Effect of exercise referral schemes in primary care on physical activity and improving health outcomes: systematic review and meta-analysis
Pavey, TG; Taylor, AH; Fox, KR; et al.Hillsdon, Melvyn; Anokye, Nana; Campbell, John; Foster, C; Green, C; Moxham, T; Mutrie, N; Searle, J; Trueman, P; Taylor, Rod S.
Date: 6 November 2011
BMJ Publishing Group
Objective To assess the impact of exercise referral schemes on physical activity and health outcomes. Design Systematic review and meta-analysis. Data sources Medline, Embase, PsycINFO, Cochrane Library, ISI Web of Science, SPORTDiscus, and ongoing trial registries up to October 2009. We also checked study references. Study ...
Objective To assess the impact of exercise referral schemes on physical activity and health outcomes. Design Systematic review and meta-analysis. Data sources Medline, Embase, PsycINFO, Cochrane Library, ISI Web of Science, SPORTDiscus, and ongoing trial registries up to October 2009. We also checked study references. Study selection Design: randomised controlled trials or non-randomised controlled (cluster or individual) studies published in peer review journals. Population: sedentary individuals with or without medical diagnosis. Exercise referral schemes defined as: clear referrals by primary care professionals to third party service providers to increase physical activity or exercise, physical activity or exercise programmes tailored to individuals, and initial assessment and monitoring throughout programmes. Comparators: usual care, no intervention, or alternative exercise referral schemes. Results Eight randomised controlled trials met the inclusion criteria, comparing exercise referral schemes with usual care (six trials), alternative physical activity intervention (two), and an exercise referral scheme plus a self determination theory intervention (one). Compared with usual care, follow-up data for exercise referral schemes showed an increased number of participants who achieved 90-150 minutes of physical activity of at least moderate intensity per week (pooled relative risk 1.16, 95% confidence intervals 1.03 to 1.30) and a reduced level of depression (pooled standardised mean difference −0.82, −1.28 to −0.35). Evidence of a between group difference in physical activity of moderate or vigorous intensity or in other health outcomes was inconsistent at follow-up. We did not find any difference in outcomes between exercise referral schemes and the other two comparator groups. None of the included trials separately reported outcomes in individuals with specific medical diagnoses. Substantial heterogeneity in the quality and nature of the exercise referral schemes across studies might have contributed to the inconsistency in outcome findings. Conclusions Considerable uncertainty remains as to the effectiveness of exercise referral schemes for increasing physical activity, fitness, or health indicators, or whether they are an efficient use of resources for sedentary people with or without a medical diagnosis.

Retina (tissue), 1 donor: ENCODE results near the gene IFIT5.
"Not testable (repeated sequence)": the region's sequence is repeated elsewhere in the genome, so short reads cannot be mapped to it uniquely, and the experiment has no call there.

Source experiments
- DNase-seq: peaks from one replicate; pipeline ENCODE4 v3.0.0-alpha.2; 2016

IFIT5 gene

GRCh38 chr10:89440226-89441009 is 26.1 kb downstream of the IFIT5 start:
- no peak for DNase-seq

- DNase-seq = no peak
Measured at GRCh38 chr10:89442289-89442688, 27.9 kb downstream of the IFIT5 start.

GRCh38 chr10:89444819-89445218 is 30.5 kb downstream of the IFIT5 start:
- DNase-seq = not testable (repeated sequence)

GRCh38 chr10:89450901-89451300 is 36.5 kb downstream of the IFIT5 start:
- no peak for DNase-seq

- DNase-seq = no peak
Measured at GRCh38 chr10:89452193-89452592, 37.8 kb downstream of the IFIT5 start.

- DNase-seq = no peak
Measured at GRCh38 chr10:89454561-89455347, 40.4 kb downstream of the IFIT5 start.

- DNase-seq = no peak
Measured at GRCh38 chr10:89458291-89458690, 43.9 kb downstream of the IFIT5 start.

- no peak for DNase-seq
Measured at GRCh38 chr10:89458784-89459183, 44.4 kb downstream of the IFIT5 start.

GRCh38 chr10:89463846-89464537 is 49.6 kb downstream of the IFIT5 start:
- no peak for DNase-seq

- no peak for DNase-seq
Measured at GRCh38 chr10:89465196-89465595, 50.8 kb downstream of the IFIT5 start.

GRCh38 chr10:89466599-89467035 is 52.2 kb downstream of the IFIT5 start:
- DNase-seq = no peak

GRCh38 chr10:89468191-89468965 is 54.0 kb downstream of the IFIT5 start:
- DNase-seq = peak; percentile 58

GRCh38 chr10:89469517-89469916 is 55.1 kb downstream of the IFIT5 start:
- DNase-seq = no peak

Sport and Health Sciences
College of Life and Environmental Sciences
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